encapsulation frame-relay;
 dlci 1;
 peer-unit 1;
 family inet;
 }
 unit 1 {
 encapsulation frame-relay;
 dlci 1;
 peer-unit 0;
 family inet;
 }
 }
 routing-options {
 static {
 route 0.0.0.0/0 next-hop 10.84.18.254;
 route 10.84.53.80/28 next-hop lt-0/0/0.0;
 }
 route-distinguisher-id 10.84.18.253;
 autonomous-system 64512;
 ## Dynamic Tunnel config with source and destination networks. For each destination network learnt over BGP, there is a dynamic GRE tunnel automatically established to the Compute node.
 dynamic-tunnels {
 dynamic_overlay_tunnels {
 source-address 10.84.18.253;
 gre;
 destination-networks {
 10.84.18.0/24;
 }
 }
 }
 }
 protocols {
 mpls {
 interface all;
 }
 ## Control path , BGP peering to each control node
 bgp {
 group Contrail_Controller {
 type internal;
 local-address 10.84.18.253;
 keep all;
 family inet-vpn {
 unicast;
 }
 neighbor 10.84.18.12; #Contrail Control node 1
 neighbor 10.84.18.13; #Contrail Control node 2
 }
 }
 }
 routing-instances {
 ## Usually, one VRF per Cluster
 public {
 instance-type vrf;
 interface lt-0/0/0.1;
 vrf-target target:64512:10000;
 routing-options {
 static {
 route 0.0.0.0/0 next-hop lt-0/0/0.1; #Default route
 }
 }
 }
 }
 Some CLI/Operation commands to verify Control and Data path:
 ##Upon  Configuring the BGP peering on Contrail Web UI
 root> show bgp summary
 Groups: 1 Peers: 2 Down peers: 0
 Table          Tot Paths  Act Paths Suppressed    History Damp State    Pending
 bgp.l3vpn.0
 78         69          0          0          0          0
 Peer                     AS      InPkt     OutPkt    OutQ   Flaps Last Up/Dwn State|#Active/Received/Accepted/Damped...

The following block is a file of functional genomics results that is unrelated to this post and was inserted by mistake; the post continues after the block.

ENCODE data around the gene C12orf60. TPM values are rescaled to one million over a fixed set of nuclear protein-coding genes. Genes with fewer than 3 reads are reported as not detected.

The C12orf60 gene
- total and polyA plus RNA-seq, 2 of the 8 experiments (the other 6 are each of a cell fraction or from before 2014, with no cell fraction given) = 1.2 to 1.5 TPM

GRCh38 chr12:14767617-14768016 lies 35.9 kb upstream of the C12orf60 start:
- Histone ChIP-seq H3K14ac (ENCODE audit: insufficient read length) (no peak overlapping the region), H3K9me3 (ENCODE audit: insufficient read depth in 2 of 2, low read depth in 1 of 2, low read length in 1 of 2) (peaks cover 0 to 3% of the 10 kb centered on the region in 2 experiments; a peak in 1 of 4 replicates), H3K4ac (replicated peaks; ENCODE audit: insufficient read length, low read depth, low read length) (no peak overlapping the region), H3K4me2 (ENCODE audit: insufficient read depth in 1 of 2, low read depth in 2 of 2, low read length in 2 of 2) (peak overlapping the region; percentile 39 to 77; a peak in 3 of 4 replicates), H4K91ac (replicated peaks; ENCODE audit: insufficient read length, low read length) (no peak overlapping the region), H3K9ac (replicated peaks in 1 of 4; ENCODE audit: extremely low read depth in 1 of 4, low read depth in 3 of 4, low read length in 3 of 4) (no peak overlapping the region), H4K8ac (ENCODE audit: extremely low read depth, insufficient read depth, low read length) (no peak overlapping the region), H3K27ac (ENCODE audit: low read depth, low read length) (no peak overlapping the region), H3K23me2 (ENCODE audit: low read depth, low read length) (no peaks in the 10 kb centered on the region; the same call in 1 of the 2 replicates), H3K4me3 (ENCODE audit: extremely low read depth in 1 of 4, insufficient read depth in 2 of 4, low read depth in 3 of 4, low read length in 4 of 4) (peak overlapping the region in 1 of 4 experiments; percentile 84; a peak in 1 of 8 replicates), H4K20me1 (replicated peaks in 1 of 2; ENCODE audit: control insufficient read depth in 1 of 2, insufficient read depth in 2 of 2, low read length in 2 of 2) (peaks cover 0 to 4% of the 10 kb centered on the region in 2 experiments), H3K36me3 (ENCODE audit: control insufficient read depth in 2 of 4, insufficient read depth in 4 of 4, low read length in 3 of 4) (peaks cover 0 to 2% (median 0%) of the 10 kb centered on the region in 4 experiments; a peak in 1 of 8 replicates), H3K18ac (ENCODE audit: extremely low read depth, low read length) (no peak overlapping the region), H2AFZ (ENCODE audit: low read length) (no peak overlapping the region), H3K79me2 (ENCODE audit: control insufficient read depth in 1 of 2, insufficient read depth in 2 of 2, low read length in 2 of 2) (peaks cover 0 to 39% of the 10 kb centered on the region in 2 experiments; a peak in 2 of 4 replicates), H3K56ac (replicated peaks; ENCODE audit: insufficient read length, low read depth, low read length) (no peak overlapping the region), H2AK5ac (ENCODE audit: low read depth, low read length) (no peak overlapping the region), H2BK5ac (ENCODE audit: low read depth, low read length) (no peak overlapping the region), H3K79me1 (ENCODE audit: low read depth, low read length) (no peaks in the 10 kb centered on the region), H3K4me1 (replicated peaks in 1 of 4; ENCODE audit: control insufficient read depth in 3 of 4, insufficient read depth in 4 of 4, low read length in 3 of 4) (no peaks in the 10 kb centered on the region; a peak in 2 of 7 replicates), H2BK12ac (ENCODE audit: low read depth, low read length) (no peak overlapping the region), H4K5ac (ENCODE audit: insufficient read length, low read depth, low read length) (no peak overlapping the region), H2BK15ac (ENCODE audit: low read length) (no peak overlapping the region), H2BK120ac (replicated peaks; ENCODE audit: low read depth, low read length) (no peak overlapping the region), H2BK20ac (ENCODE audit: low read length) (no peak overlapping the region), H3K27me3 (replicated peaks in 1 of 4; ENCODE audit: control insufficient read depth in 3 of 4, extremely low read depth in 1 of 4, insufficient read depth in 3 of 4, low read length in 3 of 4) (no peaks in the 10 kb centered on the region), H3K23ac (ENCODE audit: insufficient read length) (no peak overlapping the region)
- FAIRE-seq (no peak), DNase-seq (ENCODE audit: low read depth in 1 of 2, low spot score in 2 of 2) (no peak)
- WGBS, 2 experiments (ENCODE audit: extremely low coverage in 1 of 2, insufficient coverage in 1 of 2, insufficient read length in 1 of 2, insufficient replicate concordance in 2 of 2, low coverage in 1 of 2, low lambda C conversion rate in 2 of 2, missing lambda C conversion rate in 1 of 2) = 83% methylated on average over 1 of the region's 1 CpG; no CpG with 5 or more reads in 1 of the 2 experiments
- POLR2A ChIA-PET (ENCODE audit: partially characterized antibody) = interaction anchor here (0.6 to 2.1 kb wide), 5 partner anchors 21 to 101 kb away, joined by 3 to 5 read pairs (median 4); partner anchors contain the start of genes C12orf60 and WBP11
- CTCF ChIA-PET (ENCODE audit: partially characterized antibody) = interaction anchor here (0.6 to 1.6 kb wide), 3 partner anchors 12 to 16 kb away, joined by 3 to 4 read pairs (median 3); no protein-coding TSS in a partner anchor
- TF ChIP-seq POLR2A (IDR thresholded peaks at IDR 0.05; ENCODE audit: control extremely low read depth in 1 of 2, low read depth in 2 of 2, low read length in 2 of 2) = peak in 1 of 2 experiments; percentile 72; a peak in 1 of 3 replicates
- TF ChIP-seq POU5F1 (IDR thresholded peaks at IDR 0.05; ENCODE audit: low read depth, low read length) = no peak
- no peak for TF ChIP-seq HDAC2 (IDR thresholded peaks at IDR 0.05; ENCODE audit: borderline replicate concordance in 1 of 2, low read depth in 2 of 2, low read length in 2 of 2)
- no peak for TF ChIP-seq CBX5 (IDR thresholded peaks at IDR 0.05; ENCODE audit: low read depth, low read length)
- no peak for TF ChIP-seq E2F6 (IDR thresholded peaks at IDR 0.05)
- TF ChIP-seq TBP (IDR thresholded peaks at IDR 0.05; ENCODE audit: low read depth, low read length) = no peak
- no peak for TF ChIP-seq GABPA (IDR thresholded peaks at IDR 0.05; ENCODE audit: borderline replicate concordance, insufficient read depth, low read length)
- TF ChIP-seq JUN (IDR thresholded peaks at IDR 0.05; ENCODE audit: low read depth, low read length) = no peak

10.84.18.12           64512      22019      23624       0       1     1w0d12h Establ
 bgp.l3vpn.0: 9/9/9/0
 public.inet.0: 1/1/1/0
 10.84.18.13           64512      22023      23624       0       1     1w0d12h Establ
 bgp.l3vpn.0: 0/9/9/0
 public.inet.0: 0/1/1/0
 ## Routes being advertised by 18.13 control node
 root> show route receive-protocol bgp 10.84.18.13
 ..
 public.inet.0: 4 destinations, 6 routes (4 active, 0 holddown, 0 hidden)
 Prefix                  Nexthop              MED     Lclpref    AS path
 10.84.53.93/32          10.84.18.13                  100        ?
 bgp.l3vpn.0: 69 destinations, 78 routes (69 active, 0 holddown, 0 hidden)
 Prefix                  Nexthop              MED     Lclpref    AS path
 10.84.18.13:1:0.0.0.0/0
 10.84.18.13                  100        ?
 10.84.18.13:1:1.0.2.253/32
 10.84.18.13                  100        ?
 10.84.18.13:1:10.84.53.93/32
 10.84.18.13                  100        ?
 10.84.18.13:1:192.168.10.252/32
 10.84.18.13                  100        ?
 10.84.18.13:1:192.168.10.253/32
 10.84.18.13                  100        ?
 10.84.18.13:2:10.84.53.93/32
 10.84.18.13                  100        ?
 10.84.18.13:3:250.250.1.253/32
 10.84.18.13                  100        ?
 10.84.18.14:1:192.168.20.253/32
 10.84.18.14                  100        ?
 10.84.18.14:2:250.250.2.253/32
 10.84.18.14                  100        ?
 ## To reach 10.84.53.93 VM, dynamic GRE tunnel path from Gateway to the compute node hosting the VM
 root> show route 10.84.53.93/32
 public.inet.0: 4 destinations, 6 routes (4 active, 0 holddown, 0 hidden)
 + = Active Route, - = Last Active, * = Both
 10.84.53.93/32     *[BGP/170] 20:40:33, localpref 100, from 10.84.18.12
 AS path: ?, validation-state: unverified
 > via gr-0/0/0.32772, Push 22
 [BGP/170] 20:40:33, localpref 100, from 10.84.18.13
 AS path: ?, validation-state: unverified
 > via gr-0/0/0.32772, Push 22
5 ASR 903 as a Gateway

Configuration below covers leveraging Cisco ASR1k as a Gateway

 
asr903#show running-config 
Building configuration...

Current configuration : 4347 bytes
!